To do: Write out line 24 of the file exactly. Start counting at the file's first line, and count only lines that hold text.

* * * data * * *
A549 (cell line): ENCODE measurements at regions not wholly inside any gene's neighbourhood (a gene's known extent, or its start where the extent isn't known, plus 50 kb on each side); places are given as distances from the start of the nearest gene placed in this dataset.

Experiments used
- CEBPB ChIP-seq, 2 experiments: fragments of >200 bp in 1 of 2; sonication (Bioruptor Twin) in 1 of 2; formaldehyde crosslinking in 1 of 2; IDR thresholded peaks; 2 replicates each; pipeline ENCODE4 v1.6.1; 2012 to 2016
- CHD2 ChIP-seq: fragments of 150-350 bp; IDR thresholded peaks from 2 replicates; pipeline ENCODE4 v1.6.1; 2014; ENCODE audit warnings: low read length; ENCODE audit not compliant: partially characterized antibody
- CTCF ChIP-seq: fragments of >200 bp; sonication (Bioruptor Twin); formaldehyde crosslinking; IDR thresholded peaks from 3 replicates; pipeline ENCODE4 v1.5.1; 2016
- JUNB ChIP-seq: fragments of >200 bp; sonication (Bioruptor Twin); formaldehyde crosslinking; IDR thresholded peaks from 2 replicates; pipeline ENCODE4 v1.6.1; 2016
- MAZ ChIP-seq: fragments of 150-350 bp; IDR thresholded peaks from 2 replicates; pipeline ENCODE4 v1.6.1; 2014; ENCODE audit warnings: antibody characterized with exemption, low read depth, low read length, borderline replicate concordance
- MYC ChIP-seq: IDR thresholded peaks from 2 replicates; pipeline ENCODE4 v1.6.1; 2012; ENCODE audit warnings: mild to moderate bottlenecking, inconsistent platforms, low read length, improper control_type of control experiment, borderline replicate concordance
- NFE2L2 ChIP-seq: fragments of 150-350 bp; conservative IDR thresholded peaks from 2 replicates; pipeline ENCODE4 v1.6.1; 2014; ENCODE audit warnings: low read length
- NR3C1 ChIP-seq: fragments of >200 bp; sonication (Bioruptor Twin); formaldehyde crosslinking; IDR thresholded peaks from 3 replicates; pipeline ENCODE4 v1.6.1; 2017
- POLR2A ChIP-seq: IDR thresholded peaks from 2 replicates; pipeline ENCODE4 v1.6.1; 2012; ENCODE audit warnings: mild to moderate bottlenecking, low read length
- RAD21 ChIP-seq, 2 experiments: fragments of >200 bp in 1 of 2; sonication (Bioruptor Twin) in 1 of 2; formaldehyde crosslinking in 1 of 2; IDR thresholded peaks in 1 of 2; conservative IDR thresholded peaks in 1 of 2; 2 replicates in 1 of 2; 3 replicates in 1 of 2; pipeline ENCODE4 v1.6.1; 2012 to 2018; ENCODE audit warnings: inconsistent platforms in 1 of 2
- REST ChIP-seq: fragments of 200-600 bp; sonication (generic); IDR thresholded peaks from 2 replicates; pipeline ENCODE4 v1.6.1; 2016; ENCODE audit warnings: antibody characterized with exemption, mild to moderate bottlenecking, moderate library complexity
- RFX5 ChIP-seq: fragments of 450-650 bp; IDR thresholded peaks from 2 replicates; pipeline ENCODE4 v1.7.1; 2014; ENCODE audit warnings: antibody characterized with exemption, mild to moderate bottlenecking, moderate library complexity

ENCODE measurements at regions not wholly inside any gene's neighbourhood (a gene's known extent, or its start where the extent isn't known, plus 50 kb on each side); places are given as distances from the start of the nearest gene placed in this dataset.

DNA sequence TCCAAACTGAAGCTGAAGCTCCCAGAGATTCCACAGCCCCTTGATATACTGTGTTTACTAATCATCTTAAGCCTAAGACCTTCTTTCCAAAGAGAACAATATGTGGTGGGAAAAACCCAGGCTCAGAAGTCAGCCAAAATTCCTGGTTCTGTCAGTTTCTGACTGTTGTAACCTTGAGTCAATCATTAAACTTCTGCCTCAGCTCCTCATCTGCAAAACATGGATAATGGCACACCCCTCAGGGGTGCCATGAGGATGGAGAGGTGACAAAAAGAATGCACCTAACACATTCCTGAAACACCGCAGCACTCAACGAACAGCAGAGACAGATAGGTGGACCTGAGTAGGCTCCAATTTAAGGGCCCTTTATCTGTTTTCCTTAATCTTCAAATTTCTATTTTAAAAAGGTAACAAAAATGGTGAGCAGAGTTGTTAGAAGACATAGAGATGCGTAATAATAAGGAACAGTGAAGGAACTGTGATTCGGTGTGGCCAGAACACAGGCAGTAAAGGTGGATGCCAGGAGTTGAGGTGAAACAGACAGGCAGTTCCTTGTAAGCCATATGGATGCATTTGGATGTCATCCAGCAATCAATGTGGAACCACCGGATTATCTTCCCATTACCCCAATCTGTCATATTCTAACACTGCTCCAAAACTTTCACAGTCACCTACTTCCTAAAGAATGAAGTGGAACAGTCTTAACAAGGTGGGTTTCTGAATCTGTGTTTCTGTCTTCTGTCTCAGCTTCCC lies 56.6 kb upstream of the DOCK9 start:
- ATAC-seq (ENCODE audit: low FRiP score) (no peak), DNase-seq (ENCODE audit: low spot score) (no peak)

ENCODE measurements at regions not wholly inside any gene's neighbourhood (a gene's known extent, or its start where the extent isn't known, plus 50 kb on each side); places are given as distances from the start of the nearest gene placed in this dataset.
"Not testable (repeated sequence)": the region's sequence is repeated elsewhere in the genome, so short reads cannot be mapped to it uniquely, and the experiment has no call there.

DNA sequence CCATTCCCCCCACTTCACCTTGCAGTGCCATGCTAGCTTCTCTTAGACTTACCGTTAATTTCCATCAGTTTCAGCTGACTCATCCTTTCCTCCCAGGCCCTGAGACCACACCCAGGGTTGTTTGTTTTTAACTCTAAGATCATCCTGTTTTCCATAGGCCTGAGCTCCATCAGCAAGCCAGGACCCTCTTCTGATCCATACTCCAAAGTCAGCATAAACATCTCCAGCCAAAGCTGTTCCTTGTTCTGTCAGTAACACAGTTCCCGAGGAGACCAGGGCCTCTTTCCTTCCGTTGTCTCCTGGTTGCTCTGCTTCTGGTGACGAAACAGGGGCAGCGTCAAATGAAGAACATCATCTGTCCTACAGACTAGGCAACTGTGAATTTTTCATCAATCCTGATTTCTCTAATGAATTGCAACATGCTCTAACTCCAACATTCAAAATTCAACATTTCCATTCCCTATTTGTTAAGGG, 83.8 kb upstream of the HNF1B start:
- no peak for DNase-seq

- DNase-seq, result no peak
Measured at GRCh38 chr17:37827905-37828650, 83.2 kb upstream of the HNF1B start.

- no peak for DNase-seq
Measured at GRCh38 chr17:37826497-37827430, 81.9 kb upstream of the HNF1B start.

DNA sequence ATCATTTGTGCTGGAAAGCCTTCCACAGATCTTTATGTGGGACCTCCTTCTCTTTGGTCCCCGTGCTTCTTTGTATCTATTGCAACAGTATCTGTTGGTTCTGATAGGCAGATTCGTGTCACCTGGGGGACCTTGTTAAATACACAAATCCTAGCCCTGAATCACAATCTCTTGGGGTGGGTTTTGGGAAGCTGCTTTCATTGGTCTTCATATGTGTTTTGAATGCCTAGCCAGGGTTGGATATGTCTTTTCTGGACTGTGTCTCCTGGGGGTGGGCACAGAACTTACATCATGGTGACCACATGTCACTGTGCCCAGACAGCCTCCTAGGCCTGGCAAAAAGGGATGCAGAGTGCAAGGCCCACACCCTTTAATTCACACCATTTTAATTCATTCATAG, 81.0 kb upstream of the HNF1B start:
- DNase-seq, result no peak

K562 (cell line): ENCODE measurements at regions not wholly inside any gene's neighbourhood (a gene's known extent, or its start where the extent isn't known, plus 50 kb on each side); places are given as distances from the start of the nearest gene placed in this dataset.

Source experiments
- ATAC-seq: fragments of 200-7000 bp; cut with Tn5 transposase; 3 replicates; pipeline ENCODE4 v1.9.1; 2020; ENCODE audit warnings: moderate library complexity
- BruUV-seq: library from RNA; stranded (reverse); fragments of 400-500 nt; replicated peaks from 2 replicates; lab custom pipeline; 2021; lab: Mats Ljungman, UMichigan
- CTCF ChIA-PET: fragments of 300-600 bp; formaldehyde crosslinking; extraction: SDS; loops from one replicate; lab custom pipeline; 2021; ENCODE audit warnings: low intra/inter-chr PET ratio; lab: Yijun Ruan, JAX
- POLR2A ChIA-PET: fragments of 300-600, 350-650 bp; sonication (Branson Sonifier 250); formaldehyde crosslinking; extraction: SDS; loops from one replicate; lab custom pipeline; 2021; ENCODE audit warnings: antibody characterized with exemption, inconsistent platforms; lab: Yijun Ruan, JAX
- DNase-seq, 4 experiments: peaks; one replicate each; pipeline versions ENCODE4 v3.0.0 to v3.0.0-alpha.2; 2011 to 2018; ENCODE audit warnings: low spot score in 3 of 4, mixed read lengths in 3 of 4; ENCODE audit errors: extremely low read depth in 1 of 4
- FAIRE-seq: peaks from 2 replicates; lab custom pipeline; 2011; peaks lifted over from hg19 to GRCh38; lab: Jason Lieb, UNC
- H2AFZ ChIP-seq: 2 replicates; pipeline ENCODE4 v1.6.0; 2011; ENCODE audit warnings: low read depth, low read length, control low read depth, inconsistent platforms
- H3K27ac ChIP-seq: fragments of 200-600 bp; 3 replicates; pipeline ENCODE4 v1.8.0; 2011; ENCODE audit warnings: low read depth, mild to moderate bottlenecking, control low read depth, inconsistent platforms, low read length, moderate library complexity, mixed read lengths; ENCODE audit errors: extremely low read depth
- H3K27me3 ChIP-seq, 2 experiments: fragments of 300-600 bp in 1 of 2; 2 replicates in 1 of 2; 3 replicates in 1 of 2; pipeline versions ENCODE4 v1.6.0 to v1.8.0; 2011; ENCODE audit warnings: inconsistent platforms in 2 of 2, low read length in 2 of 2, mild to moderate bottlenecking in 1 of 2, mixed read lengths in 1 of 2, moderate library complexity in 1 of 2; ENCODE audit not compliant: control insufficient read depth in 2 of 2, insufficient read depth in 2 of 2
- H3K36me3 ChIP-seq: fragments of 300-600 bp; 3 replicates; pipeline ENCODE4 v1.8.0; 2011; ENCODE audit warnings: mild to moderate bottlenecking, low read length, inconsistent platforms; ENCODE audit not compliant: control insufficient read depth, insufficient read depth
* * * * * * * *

- no peak for DNase-seq